designed for recent immigrants at the secondary school level who have little or no English proficiency & limited or no formal education in their native countries.
Developmental Bilingual Education (DBE)
education for ELLS, who receive 90% content area instruction in their home language and 10% of content area instruction through sheltered instruction. Home language instruction decreases as student move up in grade level.
similarity, language learners are often unable to display many of the personality traits that are important to their self-image.
a term referring o children's growth of understanding of the world as they continue to learn and hypothesize about the world around them.
Heritage Language Program
language development program that is designed to address the needs of heritage language learners/speakers.
emphasize the role of social and cultural factors in second language acquisition.
words that sound the same but have different meaning.
words that have two or more different meanings.
words that are included in the meaning of another word (dog:animal) (flower:plant).
refers to how and what learners think about the learning.
refers to the second or foreign language of instruction.
the unconscious development of language through exposure to the target language.
state of anxiety, tension and/or disorientation resulting from being exposed to or living within a different culture.
learners cannot acquire specific language features in the input unless they notice them.
Input Processing Model
learners interact with other speakers, receive modified input with the opportunity to produce comprehensible output to build development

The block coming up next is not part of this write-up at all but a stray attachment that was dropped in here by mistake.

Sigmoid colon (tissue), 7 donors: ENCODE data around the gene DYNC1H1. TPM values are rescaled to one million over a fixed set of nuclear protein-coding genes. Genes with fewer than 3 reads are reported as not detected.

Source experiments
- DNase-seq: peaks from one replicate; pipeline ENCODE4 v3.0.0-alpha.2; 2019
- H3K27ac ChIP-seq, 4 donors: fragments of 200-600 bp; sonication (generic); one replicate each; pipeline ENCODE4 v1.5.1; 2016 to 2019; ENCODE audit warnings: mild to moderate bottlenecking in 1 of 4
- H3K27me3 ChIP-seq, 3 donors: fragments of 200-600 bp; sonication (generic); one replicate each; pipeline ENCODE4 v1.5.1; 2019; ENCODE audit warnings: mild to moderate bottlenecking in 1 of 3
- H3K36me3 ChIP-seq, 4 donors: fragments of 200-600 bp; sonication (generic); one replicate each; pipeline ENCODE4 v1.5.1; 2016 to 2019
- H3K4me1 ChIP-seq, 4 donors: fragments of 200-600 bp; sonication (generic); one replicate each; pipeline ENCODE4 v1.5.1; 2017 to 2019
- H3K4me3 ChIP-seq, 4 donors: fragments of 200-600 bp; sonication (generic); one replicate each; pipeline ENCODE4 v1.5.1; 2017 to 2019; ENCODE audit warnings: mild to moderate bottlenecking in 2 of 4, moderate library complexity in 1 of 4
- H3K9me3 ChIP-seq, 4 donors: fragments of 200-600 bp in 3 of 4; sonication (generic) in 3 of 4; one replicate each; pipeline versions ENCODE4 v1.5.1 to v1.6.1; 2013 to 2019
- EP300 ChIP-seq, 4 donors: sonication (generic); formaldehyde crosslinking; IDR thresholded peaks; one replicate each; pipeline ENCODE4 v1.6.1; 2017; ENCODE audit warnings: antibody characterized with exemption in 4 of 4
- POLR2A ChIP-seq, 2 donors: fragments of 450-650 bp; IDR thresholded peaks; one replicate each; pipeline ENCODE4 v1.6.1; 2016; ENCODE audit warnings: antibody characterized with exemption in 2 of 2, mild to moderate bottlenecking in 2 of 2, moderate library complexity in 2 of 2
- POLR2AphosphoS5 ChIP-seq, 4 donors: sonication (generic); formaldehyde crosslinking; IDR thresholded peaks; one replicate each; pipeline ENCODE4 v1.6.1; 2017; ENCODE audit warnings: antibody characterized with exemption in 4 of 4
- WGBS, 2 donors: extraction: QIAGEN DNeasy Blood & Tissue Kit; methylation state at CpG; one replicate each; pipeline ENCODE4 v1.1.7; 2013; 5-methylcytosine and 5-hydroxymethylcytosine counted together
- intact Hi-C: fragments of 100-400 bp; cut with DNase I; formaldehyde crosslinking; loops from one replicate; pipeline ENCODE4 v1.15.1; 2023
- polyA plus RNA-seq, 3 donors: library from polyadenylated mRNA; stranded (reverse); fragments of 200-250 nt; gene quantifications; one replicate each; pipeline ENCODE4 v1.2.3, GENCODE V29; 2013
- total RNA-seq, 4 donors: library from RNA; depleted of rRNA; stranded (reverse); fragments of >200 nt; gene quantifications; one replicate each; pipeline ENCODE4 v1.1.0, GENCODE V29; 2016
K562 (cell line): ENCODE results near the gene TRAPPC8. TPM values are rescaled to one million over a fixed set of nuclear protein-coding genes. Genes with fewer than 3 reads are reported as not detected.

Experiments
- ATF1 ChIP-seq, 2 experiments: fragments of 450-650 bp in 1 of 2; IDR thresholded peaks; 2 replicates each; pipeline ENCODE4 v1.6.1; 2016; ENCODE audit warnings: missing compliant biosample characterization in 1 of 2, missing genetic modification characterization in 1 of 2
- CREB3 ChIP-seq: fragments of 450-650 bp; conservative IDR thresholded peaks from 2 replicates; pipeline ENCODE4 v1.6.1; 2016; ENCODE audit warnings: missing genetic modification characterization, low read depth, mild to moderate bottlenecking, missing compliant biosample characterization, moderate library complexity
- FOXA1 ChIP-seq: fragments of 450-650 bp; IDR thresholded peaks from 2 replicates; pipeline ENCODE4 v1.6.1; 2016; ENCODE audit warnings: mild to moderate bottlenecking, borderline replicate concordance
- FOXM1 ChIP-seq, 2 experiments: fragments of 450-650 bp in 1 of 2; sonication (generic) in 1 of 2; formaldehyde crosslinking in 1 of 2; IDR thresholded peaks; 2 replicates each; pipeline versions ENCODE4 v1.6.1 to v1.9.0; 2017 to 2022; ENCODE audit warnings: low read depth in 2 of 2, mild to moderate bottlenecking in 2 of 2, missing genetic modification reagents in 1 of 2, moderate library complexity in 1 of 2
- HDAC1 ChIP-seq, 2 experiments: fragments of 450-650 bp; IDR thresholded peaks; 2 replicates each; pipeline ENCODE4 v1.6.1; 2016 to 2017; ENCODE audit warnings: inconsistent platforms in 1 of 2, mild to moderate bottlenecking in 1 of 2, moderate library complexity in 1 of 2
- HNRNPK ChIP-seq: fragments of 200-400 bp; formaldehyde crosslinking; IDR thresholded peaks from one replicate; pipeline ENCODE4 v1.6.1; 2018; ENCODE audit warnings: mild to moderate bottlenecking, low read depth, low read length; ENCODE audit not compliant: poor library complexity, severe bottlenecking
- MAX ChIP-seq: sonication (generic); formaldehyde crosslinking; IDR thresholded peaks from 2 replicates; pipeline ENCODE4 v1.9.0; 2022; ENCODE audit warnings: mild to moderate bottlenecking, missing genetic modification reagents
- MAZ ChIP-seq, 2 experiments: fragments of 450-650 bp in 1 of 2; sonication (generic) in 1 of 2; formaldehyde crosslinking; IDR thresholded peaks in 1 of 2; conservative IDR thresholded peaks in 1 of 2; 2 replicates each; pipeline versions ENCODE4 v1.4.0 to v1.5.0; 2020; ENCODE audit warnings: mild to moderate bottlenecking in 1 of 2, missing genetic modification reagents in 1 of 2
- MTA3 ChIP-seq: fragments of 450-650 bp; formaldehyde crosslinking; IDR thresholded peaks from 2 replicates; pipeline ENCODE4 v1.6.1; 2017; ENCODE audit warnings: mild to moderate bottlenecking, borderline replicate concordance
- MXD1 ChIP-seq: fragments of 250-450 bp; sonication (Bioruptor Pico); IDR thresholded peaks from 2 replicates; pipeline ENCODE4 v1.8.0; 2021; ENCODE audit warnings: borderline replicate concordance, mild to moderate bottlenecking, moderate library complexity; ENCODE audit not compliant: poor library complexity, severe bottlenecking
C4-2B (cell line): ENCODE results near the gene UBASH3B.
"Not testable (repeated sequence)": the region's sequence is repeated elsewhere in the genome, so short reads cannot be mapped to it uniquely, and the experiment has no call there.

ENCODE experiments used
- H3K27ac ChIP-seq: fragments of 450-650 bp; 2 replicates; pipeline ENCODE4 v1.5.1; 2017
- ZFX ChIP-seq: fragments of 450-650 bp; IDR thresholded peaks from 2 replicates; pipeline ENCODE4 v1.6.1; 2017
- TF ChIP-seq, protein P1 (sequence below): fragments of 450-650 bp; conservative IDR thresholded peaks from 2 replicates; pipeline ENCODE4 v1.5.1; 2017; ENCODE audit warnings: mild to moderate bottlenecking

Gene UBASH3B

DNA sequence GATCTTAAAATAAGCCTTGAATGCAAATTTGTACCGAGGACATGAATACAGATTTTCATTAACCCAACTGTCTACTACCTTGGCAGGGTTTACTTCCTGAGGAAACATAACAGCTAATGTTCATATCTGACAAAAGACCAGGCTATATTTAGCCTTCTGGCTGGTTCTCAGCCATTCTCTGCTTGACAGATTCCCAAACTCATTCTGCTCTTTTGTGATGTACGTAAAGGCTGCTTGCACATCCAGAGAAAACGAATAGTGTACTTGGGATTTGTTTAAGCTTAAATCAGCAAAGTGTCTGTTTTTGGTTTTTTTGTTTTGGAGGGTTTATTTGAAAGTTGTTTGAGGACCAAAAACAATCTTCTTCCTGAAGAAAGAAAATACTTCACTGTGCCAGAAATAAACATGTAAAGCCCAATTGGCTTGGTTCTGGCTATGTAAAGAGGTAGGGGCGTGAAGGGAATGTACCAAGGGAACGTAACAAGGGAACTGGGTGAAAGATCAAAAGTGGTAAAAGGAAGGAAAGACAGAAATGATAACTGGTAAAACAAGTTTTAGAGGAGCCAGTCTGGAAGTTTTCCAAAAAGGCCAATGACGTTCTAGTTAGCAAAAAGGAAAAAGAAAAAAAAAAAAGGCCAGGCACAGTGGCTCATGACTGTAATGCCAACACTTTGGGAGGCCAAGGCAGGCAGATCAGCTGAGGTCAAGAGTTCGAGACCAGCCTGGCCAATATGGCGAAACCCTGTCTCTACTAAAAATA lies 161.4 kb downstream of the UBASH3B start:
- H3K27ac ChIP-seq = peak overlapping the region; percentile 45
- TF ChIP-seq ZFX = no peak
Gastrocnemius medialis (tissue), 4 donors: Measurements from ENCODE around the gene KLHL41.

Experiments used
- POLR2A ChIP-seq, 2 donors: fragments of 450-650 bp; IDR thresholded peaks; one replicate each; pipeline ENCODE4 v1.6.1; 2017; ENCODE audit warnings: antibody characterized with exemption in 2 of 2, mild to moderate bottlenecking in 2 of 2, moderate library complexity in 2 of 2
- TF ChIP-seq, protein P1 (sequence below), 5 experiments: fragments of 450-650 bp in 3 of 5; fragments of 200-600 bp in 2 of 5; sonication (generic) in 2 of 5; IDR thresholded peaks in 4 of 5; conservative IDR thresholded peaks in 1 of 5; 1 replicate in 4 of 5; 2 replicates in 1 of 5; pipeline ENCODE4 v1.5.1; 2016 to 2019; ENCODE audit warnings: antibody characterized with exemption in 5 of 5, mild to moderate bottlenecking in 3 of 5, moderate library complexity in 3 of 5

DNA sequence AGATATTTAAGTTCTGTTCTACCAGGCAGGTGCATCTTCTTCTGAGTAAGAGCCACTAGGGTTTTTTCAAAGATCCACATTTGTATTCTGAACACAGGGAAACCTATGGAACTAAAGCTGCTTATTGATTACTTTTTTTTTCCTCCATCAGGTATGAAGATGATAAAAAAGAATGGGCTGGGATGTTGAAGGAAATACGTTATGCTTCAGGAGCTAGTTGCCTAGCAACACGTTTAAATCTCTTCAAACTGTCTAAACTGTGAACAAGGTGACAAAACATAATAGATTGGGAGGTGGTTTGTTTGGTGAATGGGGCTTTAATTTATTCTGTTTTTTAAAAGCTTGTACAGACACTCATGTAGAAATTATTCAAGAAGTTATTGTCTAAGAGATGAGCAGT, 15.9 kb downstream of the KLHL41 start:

motivation refers to learners pragmatic reasons for learning a language.
Second Language Acquisition
academic field of second language acquisition seeks to understand how humans learn new language.
the process of adjusting to and becoming part of a new cultural group.
refers to the relative dominance (economic, social and political power) of the learning and target groups.
(second language acquisition) - favorable; 1.comprehensible input 2.affective filter 3.acquisition vs. learning 4.monitor hypothesis 5.natural order hypothesis
(audio-lingual method) - not favorable; 1.respond stimuli;acquire by understanding message 2.Piaget/Vygotsky 3. socio-constructivist 4. ZPD with scaffolding.
(born with it) - little favorable;
understands fundamental language concepts (Domain 1)
understands the process of first language and second language (Domain 1)
understands ESL teaching methods and uses to implement effective, developmentally appropriate instruction (Domain 2)
understands how to promote students communicative language development in English (Domain 2)
understands how to promote students literacy development in English (Domain 2)
understands how to promote students content area learning academic language and achievement across the curriculum (Domain 2)
understand formal and informal assessment (Domain 2)
understand the foundation of ESL education and types of ESL programs (Domain 3)
understands factors that affect ESL students learning and implements strategies for creating effective multi-cultural learning (Domain 3)
the ESL teacher knows how to serve as an advocate for ESL students and facilitate family and community involvement (Domain 3)
Natural Order Hypothesis
acquirers internalize grammatical structures in a predictable order
learners who read in their first language (L1) have a database that can be used to transfer meaning into the second language (L2)
Continuum of Learning Theory
Silent period/Preprodution: student dont say much, early production: student uses one or two word phrases, Speech Emergence: student use short sentences, Intermediate: student uses complex statements, Advanced: student acquire substantial vocabulary